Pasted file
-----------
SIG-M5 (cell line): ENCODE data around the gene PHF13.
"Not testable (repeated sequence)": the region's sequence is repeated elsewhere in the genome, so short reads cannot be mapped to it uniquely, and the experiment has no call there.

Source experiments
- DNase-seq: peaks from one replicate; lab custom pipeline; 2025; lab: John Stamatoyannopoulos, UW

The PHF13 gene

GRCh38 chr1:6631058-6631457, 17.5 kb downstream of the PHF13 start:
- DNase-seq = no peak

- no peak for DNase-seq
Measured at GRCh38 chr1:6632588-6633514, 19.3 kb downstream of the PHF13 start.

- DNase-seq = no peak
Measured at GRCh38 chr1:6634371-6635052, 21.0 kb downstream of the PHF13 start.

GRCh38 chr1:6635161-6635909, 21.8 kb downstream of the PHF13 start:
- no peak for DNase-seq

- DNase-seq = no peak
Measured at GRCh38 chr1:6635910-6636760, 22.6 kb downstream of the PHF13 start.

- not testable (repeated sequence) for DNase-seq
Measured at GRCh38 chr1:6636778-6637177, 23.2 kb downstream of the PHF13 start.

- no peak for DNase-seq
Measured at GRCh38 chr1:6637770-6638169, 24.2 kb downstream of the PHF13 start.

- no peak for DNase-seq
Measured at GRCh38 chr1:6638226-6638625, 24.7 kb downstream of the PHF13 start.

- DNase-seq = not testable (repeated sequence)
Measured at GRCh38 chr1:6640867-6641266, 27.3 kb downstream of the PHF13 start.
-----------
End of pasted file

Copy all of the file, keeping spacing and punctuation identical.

SIG-M5 (cell line): ENCODE data around the gene PHF13.
"Not testable (repeated sequence)": the region's sequence is repeated elsewhere in the genome, so short reads cannot be mapped to it uniquely, and the experiment has no call there.

Source experiments
- DNase-seq: peaks from one replicate; lab custom pipeline; 2025; lab: John Stamatoyannopoulos, UW

The PHF13 gene

GRCh38 chr1:6631058-6631457, 17.5 kb downstream of the PHF13 start:
- DNase-seq = no peak

- no peak for DNase-seq
Measured at GRCh38 chr1:6632588-6633514, 19.3 kb downstream of the PHF13 start.

- DNase-seq = no peak
Measured at GRCh38 chr1:6634371-6635052, 21.0 kb downstream of the PHF13 start.

GRCh38 chr1:6635161-6635909, 21.8 kb downstream of the PHF13 start:
- no peak for DNase-seq

- DNase-seq = no peak
Measured at GRCh38 chr1:6635910-6636760, 22.6 kb downstream of the PHF13 start.

- not testable (repeated sequence) for DNase-seq
Measured at GRCh38 chr1:6636778-6637177, 23.2 kb downstream of the PHF13 start.

- no peak for DNase-seq
Measured at GRCh38 chr1:6637770-6638169, 24.2 kb downstream of the PHF13 start.

- no peak for DNase-seq
Measured at GRCh38 chr1:6638226-6638625, 24.7 kb downstream of the PHF13 start.

- DNase-seq = not testable (repeated sequence)
Measured at GRCh38 chr1:6640867-6641266, 27.3 kb downstream of the PHF13 start.